|Edinburgh Fringe 2002||home|
Mal's first day at the fringe and I had a lot in store for him. Some of it we
planned in advance, some I'd added to the schedule on his nod. I hope he enjoyed
the sheer variety.
Show: Shakespeare for breakfast
Performed by: C venue theatre group
Where: C Venue
One of the highlights of a previous trip to the Fringe was the Shakespeare for Breakfast show. Having confounded my enemies and bored my friends with tales of the show I'd originally seen, I suddenly discovered that the tradition had continued to the 2002 fringe. The setup is simple. Take a morning audience, give them coffee and a croissant and a Shakespeare-based play... the play being more a spoof of Shakey than a faithful reproduction of his writing.
This year we had "Romeo and Juliet - the pantomime". With a happy ending!
Very entertaining and cleverly written. The show was essentially produced by the cast through a series of improvisations that eventually became scripted and rehearsed (I spoke to one of them and found out how they did it). It was very funny and in keeping with the Panto tradition - the nurse being the pantomime dame, always on about her baps.
They had set up the two factions (Capulet/Montague) as opposing bakeries and so ended their "tale of dough" on a superb rhyming pastiche (i.e. not a tale of woe).
Show: Lennie Beige's Pick of the Fringe
Performed by: Various
Where: Pleasance over the road
It is always a good idea to see the highlights shows if you cannot spend long at the Fringe. Lenny Beige (a.k.a. Steve Furst) hosted his highlights show throughout the festival held in "The Brighton of the North". In this show, highlights included a second chance to see some of the work of the Naked Voices and Jackie Clune. In addition, we witnessed the crazy happenings of the Bonzo Dog-do Bar Band. Their dancers were exotic and intoxicating and completely scary - so much happiness in one face and so much vigour... well, it made me feel old and odd.
Performed by: Fat Bloke Productions
Where: Pleasance Below
The cast, including the versatile Phil Brown (also of the Polowski Murders) took us through a relatively unmemorable, but highly entertaining hour. The premise being that someone working for a travel agency one day discovers he's about to be enlisted as a spy. Quite why or how is no longer in my mind. However, there were many laughs to be had and the talents of Mr Brown - who provided several characters to the proceedings, makes me remember this as a creditable way of spending a few quid and 60 minutes.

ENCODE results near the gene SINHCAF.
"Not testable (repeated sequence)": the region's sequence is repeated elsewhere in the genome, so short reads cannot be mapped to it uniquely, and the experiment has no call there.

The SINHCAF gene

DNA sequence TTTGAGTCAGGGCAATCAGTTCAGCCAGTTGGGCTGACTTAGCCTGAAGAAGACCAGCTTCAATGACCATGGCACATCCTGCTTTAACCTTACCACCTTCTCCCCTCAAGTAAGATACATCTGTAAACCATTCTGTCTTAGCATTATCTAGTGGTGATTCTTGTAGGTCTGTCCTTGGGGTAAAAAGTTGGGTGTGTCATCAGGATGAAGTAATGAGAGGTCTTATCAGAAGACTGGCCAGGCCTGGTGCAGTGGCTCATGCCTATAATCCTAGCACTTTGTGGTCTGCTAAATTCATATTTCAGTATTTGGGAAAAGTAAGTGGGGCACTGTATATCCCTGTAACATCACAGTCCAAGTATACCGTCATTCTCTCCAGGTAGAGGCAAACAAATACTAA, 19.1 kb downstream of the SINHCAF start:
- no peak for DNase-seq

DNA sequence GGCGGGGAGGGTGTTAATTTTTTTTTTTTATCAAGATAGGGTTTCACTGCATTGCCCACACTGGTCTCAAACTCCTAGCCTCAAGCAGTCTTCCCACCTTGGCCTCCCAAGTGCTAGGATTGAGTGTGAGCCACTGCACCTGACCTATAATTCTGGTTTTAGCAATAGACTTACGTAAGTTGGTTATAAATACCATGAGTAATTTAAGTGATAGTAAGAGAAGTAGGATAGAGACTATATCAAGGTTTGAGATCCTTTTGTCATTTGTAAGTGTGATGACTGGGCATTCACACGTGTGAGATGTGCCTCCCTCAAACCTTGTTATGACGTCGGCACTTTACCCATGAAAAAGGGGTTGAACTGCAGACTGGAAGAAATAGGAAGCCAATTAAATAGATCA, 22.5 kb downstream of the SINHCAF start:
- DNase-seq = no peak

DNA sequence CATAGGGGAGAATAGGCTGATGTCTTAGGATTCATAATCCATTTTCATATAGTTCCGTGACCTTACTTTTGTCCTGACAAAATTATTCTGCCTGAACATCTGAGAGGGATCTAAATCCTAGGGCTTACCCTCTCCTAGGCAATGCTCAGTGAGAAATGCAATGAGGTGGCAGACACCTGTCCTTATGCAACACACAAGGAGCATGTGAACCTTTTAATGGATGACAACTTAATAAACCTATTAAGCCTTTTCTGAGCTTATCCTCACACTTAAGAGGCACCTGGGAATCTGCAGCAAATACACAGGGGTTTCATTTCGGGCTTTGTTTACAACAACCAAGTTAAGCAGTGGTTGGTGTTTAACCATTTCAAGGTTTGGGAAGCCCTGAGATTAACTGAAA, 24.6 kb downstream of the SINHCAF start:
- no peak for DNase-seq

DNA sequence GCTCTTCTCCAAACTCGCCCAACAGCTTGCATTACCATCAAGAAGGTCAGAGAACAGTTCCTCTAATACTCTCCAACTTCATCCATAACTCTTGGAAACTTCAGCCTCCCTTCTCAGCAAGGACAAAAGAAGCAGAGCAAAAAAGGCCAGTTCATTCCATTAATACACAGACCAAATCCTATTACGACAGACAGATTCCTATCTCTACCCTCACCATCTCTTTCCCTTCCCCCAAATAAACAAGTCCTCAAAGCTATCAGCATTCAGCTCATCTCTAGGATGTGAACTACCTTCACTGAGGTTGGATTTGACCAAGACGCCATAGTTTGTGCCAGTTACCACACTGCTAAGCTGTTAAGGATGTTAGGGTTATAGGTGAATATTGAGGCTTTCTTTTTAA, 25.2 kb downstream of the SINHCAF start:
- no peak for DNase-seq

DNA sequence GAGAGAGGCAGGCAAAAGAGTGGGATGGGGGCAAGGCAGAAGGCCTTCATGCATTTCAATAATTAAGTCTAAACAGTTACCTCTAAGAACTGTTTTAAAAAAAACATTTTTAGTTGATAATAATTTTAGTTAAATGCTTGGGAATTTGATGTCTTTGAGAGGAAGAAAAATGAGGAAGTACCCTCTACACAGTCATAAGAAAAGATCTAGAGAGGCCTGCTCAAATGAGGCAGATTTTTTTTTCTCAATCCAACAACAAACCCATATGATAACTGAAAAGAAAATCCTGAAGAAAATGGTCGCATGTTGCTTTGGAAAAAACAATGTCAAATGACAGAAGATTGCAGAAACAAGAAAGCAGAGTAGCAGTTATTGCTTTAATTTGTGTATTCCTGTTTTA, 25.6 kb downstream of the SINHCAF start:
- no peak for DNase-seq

Show: Gladiatrix: She Wolf of Rome
Performed by: Your Face Here
Where: Pleasance Upstairs
I had to see this. Partly because it looked like it might be good, partly through my personal rule that I'd always attempt to see a show recommended by one of its cast - the idea being that if someone bothered to speak to me then they must be down to earth enough to be worth supporting. However, perhaps one of my other reasons for seeing this show was to make amends for a rather embarrassing incident that I blame entirely on David.
I had been sitting chatting with David and Debs when a couple of young ladies arrived with flyers for this show. They talked to us about the show and I asked who was in it. "We are." said the one I was speaking with - Lucy - "Oh, is that you on the picture?" said I. David immediately discovered a wind-up opportunity - "Are you saying she's not pretty enough to be that girl on the picture?". I was immediately on the back foot. I strenuously denied this and wanted to say that the girl on the picture appeared to have an entirely different complexion and hair to the one in front of me. Lucy bailed me out pointing out that she was posing in wig and lots of makeup for the picture. Relaxing a bit, I asked about the show - the first point that they emphasised was the quality of the director. I felt that they were doing themselves no favours by putting their admiration for the director above self-promotion of the work they'd put in. I wanted to tell them that they should tell me how good they were... I wanted them to realise that I respected them as performers and that I felt that a director would only be as good as the material he was working with. I wanted them to feel that I was on their side as struggling artists. The words "Yes, but you can't polish a turd" did not convey this message... indeed, I regret ever putting them on the table. I meant something so different.